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To Demurrer or Not to Demurrer…What the Heck Is a Demurrer Anyway? Using Motions in Your California Trust or Will Lawsuit

What do you call a court filing that usually is a complete waste of time, but occasionally kills a lawsuit against you at the very outset of the case? Answer: a confusing morass??? No, the correct answer is a demurrer.

Demurrers are funny things because they focus on a narrow issue of your lawsuit. In theory, every lawsuit that is filed must allege facts that support whatever legal claim is being made. For example, a breach of trust requires factual allegations that someone acting as a trustee violated one of the many fiduciary duties outlined in the probate code. Or a claim to overturn a Trust or Will based on lack of capacity requires factual allegations that the decedent did not have the required mental capacity at the time the Trust or Will was created. When the factual allegations in a complaint (or petition) do not make these basic allegations, then the complaint (or petition) is subject to challenge by way of a demurrer.

For purposes of considering the demurrer, the court is ONLY allowed to view the facts as laid out in the original complaint or petition. In other words, the court takes the facts pleaded in the complaint or petition as being true (but only for purposes of ruling on the demurrer). You are not allowed to point to any facts, evidence or documents outside the four-corners of the complaint (with some limited exceptions).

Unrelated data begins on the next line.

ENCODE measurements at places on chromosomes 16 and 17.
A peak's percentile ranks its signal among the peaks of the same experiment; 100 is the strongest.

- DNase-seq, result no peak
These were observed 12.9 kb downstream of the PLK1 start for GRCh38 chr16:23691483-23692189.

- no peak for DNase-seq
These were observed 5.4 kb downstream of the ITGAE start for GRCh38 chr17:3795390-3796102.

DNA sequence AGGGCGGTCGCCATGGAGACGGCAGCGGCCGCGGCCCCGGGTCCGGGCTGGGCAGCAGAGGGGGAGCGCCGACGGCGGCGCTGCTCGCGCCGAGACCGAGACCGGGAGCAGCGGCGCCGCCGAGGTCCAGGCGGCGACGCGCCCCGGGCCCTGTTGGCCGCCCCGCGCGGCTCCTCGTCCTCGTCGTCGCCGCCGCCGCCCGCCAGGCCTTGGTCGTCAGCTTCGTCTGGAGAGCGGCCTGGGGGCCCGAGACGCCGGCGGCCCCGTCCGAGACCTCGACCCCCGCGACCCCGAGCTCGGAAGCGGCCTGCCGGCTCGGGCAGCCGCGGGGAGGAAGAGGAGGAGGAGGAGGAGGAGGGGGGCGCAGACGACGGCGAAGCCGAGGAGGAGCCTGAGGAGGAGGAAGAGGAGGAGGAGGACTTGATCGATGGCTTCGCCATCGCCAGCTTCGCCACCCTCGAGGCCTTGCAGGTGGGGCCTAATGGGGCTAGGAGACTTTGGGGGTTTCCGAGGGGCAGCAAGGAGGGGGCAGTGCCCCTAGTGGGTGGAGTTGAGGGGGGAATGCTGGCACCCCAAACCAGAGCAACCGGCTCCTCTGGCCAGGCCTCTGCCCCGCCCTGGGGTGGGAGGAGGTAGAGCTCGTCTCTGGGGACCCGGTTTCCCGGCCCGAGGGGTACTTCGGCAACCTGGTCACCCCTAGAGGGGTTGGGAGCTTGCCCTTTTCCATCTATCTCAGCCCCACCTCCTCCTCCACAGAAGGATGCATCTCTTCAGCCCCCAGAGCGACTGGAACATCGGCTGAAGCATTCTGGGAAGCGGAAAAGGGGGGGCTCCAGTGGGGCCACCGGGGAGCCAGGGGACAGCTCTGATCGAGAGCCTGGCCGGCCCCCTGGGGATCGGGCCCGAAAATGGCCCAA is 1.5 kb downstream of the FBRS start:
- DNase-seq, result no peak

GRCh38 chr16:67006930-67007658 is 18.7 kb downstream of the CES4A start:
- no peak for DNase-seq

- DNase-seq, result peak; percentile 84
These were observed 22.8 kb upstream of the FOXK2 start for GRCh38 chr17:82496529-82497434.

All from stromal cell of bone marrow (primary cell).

The real purpose of a demurrer is to make sure that each element of a legal claim is established through pleaded facts. If a complaint or petition does not at least accomplish that basic requirement, then there’s no reason for the court to take the matter forward.

The problem is that some basic facts can almost always be pleaded by a party. They many not be true facts, or provable facts, but as long as there are facts alleged that support each element of a legal claim, then the lawsuit can continue to the next stage and cannot be simply thrown out of court.

Most of the time even when a party “wins” a demurrer, the court grants the petitioner a chance to redo the pleading and try again. There are times, albeit very rare, when the court will refuse to allow a party to amend the petition. In those cases, the lawsuit goes no further.

Most demurrers do not end a lawsuit; but rather, inform the opposing party of any deficiencies in the complaint (or petition) and allows them a chance to fix those deficiencies. And a demurrer can only be brought before you file your answer or response to the complaint. Therefore, most demurrers are just expensive time-wasters. That does not automatically mean you should never file a demurrer; every case is different after all. But in those rare cases where a demurrer can end a lawsuit for good, it can be a great tool to use.